Skip navigation

Student Rights and Responsibilities

Degree Programs

Student Conduct

Hearings

When it is determined that a possible policy violation has occurred, the case is referred to one of the following Case Resolution Bodies for a Case Resolution Meeting:

Director of Student Rights and Responsibilities

The Director of Student Rights and Responsibilities, or their designee, has the authority to assign outcomes up to and including suspension.

Student Rights and Responsibilities Staff

Student Rights and Responsibilities staff members have the authority to assign outcomes up to and including deferred suspension.

Housing and Residential Education (HRE) Staff

HRE staff conduct case resolution meetings for cases that originate in the residence halls. HRE staff may hear cases involving alleged violations of residence hall policies and alleged violations of Honor Code Policies. HRE staff members have the authority to assign outcomes up to and including probation.

Faculty

The authority of faculty members to make decisions on Academic Actions in response to allegations of Academic Misconduct violations is inherent to their role at the University. Academic Actions may include, but are not limited to:

  1. Failure of an assignment.
  2. Failure of a course.
  3. Termination from a program of study.

When Academic Misconduct violations are suspected, the faculty member involved should first discuss these suspicions with the student and then make a decision regarding Academic Actions. Academic Actions are not subject to the appellate process outlined in the Honor Code Policies and Procedures, but are instead governed by the Grade Appeal or Academic Grievance process.

If a faculty member finds a student responsible for Academic Misconduct, the faculty member should report their findings to Student Rights and Responsibilities by completing the Academic Misconduct Incident Report.  Student Rights and Responsibilities staff will then determine what student conduct action may be appropriate, taking into consideration the nature of the alleged violation, the student's previous student conduct record relating to Academic Misconduct violations, and the recommendations of the faculty member or academic unit.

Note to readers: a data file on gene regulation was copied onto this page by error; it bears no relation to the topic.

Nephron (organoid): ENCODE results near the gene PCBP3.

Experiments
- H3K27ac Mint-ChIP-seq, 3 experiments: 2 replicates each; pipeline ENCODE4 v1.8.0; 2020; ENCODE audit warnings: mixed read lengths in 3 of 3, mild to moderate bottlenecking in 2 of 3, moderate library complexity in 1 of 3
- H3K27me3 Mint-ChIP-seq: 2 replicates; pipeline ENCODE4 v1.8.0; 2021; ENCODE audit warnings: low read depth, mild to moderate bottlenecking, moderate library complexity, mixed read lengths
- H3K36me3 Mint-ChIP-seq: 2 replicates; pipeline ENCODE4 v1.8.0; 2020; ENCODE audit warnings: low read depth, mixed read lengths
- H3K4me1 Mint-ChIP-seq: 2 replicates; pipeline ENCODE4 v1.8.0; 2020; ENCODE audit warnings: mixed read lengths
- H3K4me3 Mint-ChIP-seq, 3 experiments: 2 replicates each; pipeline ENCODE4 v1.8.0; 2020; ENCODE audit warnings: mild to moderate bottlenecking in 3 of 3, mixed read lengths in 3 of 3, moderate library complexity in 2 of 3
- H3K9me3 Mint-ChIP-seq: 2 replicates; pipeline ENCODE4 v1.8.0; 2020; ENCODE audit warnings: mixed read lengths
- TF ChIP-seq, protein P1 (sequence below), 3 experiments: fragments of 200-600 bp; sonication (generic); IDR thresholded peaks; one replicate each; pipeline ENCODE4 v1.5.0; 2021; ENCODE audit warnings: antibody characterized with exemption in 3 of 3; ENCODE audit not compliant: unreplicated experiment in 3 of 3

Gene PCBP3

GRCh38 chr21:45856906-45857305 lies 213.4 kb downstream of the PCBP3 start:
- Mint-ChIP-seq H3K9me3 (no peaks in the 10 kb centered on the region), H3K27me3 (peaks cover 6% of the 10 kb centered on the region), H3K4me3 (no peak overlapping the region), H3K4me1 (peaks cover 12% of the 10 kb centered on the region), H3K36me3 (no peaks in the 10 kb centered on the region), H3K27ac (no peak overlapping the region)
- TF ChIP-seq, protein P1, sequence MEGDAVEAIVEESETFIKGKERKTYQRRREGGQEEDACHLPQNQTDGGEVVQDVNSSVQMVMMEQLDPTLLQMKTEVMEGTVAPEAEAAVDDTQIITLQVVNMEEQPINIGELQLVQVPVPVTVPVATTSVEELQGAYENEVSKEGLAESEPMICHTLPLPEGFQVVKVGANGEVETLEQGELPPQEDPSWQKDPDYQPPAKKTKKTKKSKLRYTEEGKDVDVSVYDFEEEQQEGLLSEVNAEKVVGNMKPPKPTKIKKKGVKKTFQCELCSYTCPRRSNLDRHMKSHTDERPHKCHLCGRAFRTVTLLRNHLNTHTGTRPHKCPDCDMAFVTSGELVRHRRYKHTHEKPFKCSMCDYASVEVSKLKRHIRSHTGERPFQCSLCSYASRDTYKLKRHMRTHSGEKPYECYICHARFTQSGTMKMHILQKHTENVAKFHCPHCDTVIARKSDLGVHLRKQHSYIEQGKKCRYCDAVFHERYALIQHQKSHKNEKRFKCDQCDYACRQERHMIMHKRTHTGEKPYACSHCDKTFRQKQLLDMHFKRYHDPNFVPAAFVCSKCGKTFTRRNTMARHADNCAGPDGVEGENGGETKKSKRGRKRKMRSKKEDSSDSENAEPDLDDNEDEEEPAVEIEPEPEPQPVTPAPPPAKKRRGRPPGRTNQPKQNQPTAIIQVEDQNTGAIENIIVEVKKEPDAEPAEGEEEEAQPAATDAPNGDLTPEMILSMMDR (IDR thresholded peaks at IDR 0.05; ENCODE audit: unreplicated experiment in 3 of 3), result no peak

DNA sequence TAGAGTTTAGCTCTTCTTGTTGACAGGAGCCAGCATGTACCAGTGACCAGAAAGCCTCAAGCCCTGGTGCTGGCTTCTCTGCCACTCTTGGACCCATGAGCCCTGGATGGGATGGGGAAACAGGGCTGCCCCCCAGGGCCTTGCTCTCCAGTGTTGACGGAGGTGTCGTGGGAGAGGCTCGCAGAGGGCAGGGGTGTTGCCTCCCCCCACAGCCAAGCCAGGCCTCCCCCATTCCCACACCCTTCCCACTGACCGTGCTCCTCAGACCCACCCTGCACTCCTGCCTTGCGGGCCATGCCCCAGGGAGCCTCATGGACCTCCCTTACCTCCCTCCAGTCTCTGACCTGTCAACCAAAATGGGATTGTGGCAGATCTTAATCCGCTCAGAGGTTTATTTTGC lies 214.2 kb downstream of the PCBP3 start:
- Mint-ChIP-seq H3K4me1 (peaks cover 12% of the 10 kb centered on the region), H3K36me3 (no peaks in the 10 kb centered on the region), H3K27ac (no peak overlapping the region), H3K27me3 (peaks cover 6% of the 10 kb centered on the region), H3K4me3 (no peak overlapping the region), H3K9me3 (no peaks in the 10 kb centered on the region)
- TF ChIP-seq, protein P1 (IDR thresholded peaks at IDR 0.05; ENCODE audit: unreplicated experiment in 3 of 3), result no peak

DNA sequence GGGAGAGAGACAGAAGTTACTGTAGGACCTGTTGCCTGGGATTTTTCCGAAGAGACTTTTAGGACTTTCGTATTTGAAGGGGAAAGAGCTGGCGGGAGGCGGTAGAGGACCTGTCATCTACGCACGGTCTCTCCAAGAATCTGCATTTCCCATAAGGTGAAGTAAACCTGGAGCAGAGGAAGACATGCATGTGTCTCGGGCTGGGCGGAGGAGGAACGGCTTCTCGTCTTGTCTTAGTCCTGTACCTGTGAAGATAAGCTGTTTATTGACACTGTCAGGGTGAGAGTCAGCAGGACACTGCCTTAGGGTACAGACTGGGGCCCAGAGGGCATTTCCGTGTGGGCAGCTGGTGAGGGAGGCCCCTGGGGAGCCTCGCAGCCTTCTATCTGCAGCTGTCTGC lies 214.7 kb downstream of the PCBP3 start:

Student Accountability Board

The Student Accountability Board (SAB) is empowered to conduct case resolution meetings and issue all forms of outcomes up to and including dismissal from the University.  The SAB is the only resolution body in Student Rights and Responsibilities that can dismiss a student.

Click here for more specific information on the Student Accountability Board.

Restorative Justice Conference

Restorative Justice Conferences (RJC) is an alternative dispute resolution process and will only be considered when the student respondent(s) have taken active responsibility for violating Honor Code Policies and have an interest in repairing the harm done by their actions.

Members of the greater DU community will serve on an RJC including faculty, staff, students, alumni, neighbors, and impacted parties.

Through a collaborative process in which an "Outcomes Agreement" is created, RJCs can assign all forms of outcomes. As such, if an Outcomes Agreement is successfully created, it cannot be appealed. If the members of an RJC cannot come to an agreement about outcomes, the RJC is considered unsuccessful and the case will be sent back to the Student Conduct Process for traditional case resolution. As noted previously in these policies, the typical rights and responsibilities provided to students in the traditional student conduct process may not be applicable in an RJC.  Restorative Justice Conferences are not used in cases involving Equal Opportunity policy violations.

Click here for specific information on Restorative Justice Conferences and restorative practices within Student Conduct.